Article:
Editor's Note: For this special issue, we asked our columnists to cover a variety of e-business topics. Their insightful commentary provides a well- rounded outlook as to the benefits and challenges of the e-world. Regular column format will return next month.
I find it interesting that suddenly dot-com executives are no longer describing their companies in terms of market capitalization or by post-IPO increases in their share prices, now that literally billions of dollars of paper wealth have been obliterated.
This change in the measurement of value is just one example of the dynamic and situational nature of valuations. Apparently, the old adage about lies, damn lies and statistics applies very well to the e-business world. Measures of value seemingly evolve as businesses and industries mature. Stage one tends to reflect on growth rates. New players frequently refer to themselves as "the fastest growing company in our segment." This is a convenient tool when you are starting out, since small increases in real revenues, such as a jump from $1 to $2 translate into statistically impressive growth rates.
Stage two tends to move toward a market share measure where the key is to define your market very precisely. Why not? If you define your market narrowly enough, you can reach 100 percent market share quite easily. Wang proved it in the proprietary word processing market in the 1980s. However, is anyone surprised that we no longer see many Wang word processors today?
Ultimately, of course, the only long-term measure that matters is sustained growth and profitability. This will soon be true for dot-com companies. Yahoo! Chief Financial Officer Gary Valenzuela was recently quoted as saying, "Being profitable is a strong operating discipline. People understand how important the budgeting cycle is. They understand how important it is to make your numbers ... we've always viewed ourselves as a leadership company, and we felt profitability and financial leadership went hand in hand ...."
What is changing rapidly for dot-coms other than their market capitalization is the data and measures needed to understand the drivers of value and, hence, the ability to sustain growth and earnings. Increasingly, value is being driven by factors such as a company's ability to innovate, its success in managing partnerships (where would Intel be without partners who use its products), its ability to attract and retain talent as well as its ability to support a brand proposition through efficient execution.
The challenge is that very few management information systems even recognize these variables. You never see budget line items nor monthly management reports that give any indication of the investments that were made to acquire and retain customers, effectively leverage business partnerships or retain talented associates.
Traditional reporting has largely been organized around a financial account such as departmental travel expenses giving managers an organizational view of the world in which their companies compete. This view is often augmented by the tools of activity-based costing and management. Some have moved even further and embraced the principles of the balanced scorecard, which seeks to balance the financial view with aspects of customer, process and growth. All have been attempts to better align information with the types of decisions that are now being made; yet many of these efforts remain largely uncoordinated, poorly integrated and often inefficient as multiple data collection and reporting mechanisms have been created.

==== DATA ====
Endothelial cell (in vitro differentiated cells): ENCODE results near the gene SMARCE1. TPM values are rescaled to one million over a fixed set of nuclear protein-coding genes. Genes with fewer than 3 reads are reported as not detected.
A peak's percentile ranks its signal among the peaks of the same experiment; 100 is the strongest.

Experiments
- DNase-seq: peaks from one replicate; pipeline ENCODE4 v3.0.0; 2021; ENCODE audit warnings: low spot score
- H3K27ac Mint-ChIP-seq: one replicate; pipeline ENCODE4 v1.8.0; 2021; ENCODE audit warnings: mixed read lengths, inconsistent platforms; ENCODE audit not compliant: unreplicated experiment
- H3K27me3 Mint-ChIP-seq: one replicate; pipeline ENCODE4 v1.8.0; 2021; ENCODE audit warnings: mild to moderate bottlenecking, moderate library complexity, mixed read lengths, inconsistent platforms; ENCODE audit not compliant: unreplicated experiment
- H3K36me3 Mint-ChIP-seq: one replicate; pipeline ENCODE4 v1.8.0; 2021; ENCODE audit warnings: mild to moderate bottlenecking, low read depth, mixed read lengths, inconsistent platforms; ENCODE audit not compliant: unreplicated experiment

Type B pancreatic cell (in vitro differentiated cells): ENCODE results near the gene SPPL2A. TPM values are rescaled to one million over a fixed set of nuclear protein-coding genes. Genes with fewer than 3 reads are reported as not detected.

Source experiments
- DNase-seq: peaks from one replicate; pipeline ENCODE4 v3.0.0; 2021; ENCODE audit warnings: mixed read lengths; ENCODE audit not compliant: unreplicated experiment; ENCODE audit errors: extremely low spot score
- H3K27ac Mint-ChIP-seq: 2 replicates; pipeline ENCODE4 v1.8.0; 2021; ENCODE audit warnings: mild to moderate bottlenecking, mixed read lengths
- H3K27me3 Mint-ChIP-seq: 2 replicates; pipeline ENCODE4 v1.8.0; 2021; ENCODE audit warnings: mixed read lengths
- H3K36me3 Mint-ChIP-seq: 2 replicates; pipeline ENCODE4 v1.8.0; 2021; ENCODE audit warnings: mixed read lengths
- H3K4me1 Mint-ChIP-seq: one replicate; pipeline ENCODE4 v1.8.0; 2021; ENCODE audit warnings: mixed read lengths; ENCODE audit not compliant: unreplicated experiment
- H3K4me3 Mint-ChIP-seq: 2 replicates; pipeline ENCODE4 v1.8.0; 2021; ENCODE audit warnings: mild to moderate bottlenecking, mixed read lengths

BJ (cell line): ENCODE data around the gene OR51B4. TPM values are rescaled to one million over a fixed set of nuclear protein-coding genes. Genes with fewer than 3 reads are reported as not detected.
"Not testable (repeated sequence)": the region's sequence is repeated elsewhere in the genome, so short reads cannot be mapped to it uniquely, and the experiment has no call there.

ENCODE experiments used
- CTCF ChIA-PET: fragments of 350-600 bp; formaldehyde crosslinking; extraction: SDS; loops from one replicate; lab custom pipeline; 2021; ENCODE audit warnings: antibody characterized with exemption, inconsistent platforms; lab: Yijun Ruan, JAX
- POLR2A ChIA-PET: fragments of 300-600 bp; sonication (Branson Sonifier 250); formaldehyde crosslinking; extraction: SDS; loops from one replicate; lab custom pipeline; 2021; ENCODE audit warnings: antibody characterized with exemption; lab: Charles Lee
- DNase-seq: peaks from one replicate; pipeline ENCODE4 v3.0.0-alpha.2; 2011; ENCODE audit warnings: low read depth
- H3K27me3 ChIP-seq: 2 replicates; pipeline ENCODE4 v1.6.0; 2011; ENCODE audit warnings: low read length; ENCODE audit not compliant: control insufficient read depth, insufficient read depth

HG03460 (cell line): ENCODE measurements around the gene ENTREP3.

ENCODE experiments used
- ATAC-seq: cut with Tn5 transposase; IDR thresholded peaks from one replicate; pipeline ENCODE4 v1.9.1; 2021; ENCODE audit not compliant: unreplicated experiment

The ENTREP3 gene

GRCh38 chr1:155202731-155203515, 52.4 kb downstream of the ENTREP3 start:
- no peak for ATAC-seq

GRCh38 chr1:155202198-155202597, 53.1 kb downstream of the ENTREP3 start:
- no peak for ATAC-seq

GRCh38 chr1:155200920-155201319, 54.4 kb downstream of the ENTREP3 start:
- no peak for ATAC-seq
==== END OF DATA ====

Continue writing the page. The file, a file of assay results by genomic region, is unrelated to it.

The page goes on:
The impact of e-business and its associated increases in volatility, uncertainty, competitiveness and customer choice are now heightening the frustration that many business leaders feel with respect to having the right information to make decisions. Ironically, few of these managers have yet to realize that the Internet is also providing them with cheap, reliable access to new data that can close the information gap. The digitization of much of the information flow between suppliers and customers and between companies and their associates is providing a major opportunity to capture the meaningful insight they need.
As leading companies seek to revamp their planning and reporting systems, we are seeing a change in focus with respect to the types of data and the relationships between data that are being defined as necessary to support decision making. For the designers and builders of management information systems, the emerging principles for effective measurement are:
- Focus on the identification and reporting of leading indicators that are predictive of future events/ financial results.
- Incorporate external measures of customer, competitor and market behavior into routine management reporting.
- Leverage the digitization of data that relates to upstream and downstream activities beyond the boundaries of the enterprise.
- Move from calendar- driven/informational reporting to event-triggered/ decision-driver reporting (i.e., changes in customer behavior, competitor action and process failure).
- Leverage the low-cost ubiquity of the Internet and related communication technologies, such as wireless, to deliver meaningful information directly to all affected parties and not just managers.
One of the liberating effects of the speed required to be competitive in the e- business world is the devolution of decision-making power to the front line, challenging the whole concept of "management information." In a point-and-click world, time-consuming processes such as ten-step loan approvals and multitier customer problem resolution cannot survive for very long, putting the very concept of managers making decisions that employees implement under attack. The Internet is empowering front-line employees. And personally, I think the change is overdue.
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